Trading room at Zurich Life Investments Ireland
It's all to play for
Whether it's the much anticipated FOMC meeting this week where it is expected that interest rates will rise a further 0.25%, or if Theresa May decides to trigger article 50, it's a case of watch this space, writes Ian Slattery.
US stocks finished the week on a more positive note after a slow start. The US employment report helped rally the markets after a week where US equities showed the first signs of fatigue since mid-January. Overall stocks remain in positive territory this year.
European Central Bank president Mario Draghi, at a press conference last week, stated that deflation concerns in the Eurozone had "largely disappeared". ECB inflation forecasts were raised from 1.3% to 1.7% in 2017.
At the annual meeting of National People's Congress, China forecasted a slightly slower growth rate for 2017 of 6.5% down from last year's growth rate of 6.7%, which was the lowest in 25 years.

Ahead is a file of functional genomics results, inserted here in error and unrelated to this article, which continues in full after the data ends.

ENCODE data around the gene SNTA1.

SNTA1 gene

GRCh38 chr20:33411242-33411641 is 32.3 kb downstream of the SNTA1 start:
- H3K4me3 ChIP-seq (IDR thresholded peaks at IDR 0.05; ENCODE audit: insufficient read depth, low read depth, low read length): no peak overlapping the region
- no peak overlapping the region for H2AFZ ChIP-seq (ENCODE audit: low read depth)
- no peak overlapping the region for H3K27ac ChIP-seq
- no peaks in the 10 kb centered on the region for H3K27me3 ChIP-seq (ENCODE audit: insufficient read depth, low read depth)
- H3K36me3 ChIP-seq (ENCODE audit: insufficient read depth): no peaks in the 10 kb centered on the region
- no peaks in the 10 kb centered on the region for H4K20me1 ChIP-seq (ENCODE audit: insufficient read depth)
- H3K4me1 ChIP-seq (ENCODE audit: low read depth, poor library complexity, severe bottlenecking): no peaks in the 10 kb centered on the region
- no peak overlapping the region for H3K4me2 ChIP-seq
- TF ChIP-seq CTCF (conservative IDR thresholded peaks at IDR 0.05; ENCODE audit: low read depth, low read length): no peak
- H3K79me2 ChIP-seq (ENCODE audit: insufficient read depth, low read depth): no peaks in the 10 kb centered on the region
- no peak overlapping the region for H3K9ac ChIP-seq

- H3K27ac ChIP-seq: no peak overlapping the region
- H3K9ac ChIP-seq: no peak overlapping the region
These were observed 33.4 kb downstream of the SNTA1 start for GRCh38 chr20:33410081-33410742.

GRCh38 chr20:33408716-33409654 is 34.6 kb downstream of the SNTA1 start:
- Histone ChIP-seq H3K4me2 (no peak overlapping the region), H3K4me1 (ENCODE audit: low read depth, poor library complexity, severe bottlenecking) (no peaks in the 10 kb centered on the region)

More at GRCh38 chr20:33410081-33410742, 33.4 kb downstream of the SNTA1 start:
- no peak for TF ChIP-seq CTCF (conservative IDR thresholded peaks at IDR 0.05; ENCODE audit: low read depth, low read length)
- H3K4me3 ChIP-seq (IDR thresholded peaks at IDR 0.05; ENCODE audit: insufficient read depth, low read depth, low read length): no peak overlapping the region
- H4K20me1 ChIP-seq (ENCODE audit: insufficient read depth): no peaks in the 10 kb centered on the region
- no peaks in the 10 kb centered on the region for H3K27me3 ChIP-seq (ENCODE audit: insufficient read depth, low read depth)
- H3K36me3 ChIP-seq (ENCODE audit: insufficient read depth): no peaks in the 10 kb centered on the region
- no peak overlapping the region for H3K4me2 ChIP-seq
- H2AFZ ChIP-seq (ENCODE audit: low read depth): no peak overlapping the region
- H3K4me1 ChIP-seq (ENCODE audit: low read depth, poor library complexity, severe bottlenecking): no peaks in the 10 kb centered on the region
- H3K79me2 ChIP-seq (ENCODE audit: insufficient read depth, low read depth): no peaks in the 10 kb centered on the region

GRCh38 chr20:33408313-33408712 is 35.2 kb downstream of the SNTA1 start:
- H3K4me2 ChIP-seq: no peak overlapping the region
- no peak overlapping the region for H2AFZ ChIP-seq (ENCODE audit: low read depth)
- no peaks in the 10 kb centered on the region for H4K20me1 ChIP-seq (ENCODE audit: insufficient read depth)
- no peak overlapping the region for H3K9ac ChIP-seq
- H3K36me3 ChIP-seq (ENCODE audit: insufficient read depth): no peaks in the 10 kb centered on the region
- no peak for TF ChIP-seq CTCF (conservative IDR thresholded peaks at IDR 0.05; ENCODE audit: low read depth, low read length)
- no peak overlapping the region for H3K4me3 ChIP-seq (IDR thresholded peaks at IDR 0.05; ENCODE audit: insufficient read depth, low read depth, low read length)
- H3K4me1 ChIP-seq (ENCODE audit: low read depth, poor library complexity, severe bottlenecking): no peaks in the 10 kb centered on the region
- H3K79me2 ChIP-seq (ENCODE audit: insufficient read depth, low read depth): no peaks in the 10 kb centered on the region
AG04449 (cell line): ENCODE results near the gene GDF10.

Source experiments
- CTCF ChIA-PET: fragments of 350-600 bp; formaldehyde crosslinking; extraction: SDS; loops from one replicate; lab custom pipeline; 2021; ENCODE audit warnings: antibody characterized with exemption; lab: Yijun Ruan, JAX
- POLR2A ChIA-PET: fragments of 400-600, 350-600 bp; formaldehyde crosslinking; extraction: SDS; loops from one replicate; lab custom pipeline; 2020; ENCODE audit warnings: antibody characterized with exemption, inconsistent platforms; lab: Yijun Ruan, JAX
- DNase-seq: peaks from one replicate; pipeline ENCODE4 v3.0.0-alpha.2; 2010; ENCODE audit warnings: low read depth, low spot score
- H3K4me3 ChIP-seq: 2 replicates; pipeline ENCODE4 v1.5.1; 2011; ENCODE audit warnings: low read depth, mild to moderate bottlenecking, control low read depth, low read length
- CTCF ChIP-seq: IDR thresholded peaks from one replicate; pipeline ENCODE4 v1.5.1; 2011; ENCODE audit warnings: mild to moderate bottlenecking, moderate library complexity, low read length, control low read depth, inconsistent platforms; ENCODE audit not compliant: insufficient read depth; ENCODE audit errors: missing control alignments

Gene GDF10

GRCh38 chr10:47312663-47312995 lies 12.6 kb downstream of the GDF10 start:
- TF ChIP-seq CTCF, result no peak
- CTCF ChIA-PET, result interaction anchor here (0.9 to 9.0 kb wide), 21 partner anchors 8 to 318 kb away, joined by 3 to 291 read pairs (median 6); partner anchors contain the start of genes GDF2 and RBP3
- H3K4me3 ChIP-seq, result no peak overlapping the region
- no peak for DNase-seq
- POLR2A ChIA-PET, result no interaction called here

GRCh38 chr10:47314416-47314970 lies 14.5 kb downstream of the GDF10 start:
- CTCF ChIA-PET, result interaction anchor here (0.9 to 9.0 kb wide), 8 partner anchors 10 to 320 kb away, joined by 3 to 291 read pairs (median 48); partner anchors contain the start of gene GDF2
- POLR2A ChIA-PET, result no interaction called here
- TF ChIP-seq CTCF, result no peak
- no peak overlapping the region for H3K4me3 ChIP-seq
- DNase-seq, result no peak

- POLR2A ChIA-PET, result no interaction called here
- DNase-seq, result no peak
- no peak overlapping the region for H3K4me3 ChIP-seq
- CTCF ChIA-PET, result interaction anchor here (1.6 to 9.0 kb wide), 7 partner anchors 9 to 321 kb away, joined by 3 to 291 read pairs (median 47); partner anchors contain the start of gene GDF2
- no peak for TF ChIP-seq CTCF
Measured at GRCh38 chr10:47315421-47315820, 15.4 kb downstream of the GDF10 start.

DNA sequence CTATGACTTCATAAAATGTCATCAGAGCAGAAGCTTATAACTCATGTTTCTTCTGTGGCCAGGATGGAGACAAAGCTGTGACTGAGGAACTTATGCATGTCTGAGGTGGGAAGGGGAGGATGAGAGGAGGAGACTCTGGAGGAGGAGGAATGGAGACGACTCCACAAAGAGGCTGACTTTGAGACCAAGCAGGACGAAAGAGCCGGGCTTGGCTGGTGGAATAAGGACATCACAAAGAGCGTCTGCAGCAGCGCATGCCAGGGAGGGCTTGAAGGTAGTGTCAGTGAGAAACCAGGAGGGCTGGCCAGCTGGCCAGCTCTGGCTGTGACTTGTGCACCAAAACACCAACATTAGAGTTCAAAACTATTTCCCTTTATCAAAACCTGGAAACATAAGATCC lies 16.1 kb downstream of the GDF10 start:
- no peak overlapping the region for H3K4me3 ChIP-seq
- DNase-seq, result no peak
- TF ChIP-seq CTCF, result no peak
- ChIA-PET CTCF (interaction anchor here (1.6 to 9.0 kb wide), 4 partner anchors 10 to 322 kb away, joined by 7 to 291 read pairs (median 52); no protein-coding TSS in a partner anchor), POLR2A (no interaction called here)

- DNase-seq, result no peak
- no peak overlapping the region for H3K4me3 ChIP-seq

The global index fell by 1% during the week, this was mainly hindered by a strong euro currency. Gold and silver both slipped again this week, but have had a positive start to the year overall. The US 10-year bond price moved lower again this week, on the back of the increased rate hike expectations, with the yield rising to 2.57%. The yield on the equivalent German Bund followed suit, closing at 0.48% from 0.35% the week previous.
The week ahead
Wednesday 15th March: The FOMC will meet again on Tuesday and Wednesday with the general consensus that interest rates will rise a further 0.25%. Following the two day meeting, the US will update its economic projections including GDP and inflation.
Wednesday 15th March: The Bank of England's Monetary Policy Committee will meet Wednesday to decide on future changes to interest rates which have remained at historically low levels. All eyes will also be on Theresa May this week as she could trigger Article 50 of Brexit.
Thursday 16th March: It is expected that US president, Donald Trump, will send his first budget to congress and it is thought the new administration will look to increase military spending by $54bn.